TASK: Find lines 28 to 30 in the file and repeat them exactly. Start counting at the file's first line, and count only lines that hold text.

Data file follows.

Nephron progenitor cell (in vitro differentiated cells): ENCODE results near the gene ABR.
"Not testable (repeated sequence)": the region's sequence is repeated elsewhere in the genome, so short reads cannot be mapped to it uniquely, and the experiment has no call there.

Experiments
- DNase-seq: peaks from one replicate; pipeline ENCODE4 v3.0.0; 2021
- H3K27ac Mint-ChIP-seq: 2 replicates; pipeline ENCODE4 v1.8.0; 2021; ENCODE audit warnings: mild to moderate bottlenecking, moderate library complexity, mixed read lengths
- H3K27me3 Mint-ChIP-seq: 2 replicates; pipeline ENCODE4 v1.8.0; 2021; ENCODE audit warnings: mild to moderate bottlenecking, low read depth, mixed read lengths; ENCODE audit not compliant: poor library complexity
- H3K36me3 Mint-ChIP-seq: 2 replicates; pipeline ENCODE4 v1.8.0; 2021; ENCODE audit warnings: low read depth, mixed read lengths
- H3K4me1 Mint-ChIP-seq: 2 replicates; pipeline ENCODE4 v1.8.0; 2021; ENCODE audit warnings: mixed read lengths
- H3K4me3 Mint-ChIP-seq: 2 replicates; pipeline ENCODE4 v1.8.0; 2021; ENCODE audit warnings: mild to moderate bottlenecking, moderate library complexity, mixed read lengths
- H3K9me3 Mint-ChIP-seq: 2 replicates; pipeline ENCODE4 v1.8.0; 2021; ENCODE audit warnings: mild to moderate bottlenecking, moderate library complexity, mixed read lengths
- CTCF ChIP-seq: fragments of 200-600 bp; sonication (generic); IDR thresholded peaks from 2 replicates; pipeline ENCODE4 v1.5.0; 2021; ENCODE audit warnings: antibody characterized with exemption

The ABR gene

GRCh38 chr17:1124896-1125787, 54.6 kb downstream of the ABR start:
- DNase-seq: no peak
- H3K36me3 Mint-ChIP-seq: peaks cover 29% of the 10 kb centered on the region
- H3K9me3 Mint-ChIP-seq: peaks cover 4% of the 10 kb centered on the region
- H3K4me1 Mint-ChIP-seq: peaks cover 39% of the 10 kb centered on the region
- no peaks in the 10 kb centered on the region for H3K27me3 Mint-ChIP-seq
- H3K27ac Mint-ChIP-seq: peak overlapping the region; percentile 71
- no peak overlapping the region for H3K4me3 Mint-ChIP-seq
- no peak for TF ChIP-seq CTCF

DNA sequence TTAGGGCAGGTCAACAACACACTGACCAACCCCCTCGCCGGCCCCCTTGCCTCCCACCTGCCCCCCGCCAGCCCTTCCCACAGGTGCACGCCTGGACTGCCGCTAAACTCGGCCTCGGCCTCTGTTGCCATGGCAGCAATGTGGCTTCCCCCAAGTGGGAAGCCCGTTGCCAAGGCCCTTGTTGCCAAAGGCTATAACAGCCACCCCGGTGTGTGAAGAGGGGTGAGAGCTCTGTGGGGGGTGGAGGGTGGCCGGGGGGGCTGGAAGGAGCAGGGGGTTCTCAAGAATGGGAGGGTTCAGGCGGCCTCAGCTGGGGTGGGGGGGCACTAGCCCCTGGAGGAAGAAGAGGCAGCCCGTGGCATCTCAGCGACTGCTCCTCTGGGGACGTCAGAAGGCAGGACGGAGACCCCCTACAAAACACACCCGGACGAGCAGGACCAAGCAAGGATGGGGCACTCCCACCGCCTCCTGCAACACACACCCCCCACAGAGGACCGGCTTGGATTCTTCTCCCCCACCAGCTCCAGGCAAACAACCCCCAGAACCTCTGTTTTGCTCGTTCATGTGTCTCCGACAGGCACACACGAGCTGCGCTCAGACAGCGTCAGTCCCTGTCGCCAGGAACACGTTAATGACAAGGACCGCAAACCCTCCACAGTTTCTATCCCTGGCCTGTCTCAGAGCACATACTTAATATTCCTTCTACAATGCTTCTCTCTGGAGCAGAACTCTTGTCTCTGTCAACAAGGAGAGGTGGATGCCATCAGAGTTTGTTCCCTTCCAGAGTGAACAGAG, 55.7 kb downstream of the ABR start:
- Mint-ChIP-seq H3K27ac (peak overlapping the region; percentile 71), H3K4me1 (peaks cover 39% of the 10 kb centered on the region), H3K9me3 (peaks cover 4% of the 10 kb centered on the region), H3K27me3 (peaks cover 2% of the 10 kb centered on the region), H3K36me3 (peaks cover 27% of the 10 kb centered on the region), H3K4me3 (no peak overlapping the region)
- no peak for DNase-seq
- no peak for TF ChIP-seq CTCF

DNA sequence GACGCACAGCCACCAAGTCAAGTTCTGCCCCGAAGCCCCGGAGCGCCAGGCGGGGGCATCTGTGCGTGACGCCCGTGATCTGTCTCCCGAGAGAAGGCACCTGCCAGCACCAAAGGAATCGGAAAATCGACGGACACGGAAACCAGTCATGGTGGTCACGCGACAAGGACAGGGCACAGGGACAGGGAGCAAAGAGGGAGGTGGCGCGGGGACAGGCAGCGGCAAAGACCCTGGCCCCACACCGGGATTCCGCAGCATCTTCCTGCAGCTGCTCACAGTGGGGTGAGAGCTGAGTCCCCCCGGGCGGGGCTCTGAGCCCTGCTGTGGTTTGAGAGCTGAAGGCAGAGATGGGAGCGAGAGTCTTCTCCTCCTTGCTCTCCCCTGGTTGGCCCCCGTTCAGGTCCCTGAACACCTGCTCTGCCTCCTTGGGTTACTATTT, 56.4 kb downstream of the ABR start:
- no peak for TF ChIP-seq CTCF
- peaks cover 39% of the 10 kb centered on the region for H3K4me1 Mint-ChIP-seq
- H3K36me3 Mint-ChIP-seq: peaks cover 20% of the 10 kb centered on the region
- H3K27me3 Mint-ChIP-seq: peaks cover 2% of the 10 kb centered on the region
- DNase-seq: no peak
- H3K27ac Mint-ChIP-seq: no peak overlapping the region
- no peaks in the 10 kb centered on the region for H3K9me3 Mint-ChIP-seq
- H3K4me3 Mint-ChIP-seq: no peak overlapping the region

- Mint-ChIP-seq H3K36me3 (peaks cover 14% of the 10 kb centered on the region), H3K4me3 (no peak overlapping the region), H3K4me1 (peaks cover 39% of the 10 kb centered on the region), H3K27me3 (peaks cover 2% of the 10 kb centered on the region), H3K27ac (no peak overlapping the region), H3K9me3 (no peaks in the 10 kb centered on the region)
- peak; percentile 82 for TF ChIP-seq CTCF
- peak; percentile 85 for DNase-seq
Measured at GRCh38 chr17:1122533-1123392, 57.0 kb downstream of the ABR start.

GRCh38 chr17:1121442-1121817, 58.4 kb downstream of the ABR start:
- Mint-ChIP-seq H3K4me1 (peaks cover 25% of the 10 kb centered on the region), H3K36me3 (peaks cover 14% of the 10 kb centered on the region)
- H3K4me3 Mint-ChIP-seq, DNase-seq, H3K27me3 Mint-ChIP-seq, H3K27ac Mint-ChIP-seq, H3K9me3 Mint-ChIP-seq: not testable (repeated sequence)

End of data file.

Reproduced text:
- peaks cover 39% of the 10 kb centered on the region for H3K4me1 Mint-ChIP-seq
- H3K36me3 Mint-ChIP-seq: peaks cover 20% of the 10 kb centered on the region
- H3K27me3 Mint-ChIP-seq: peaks cover 2% of the 10 kb centered on the region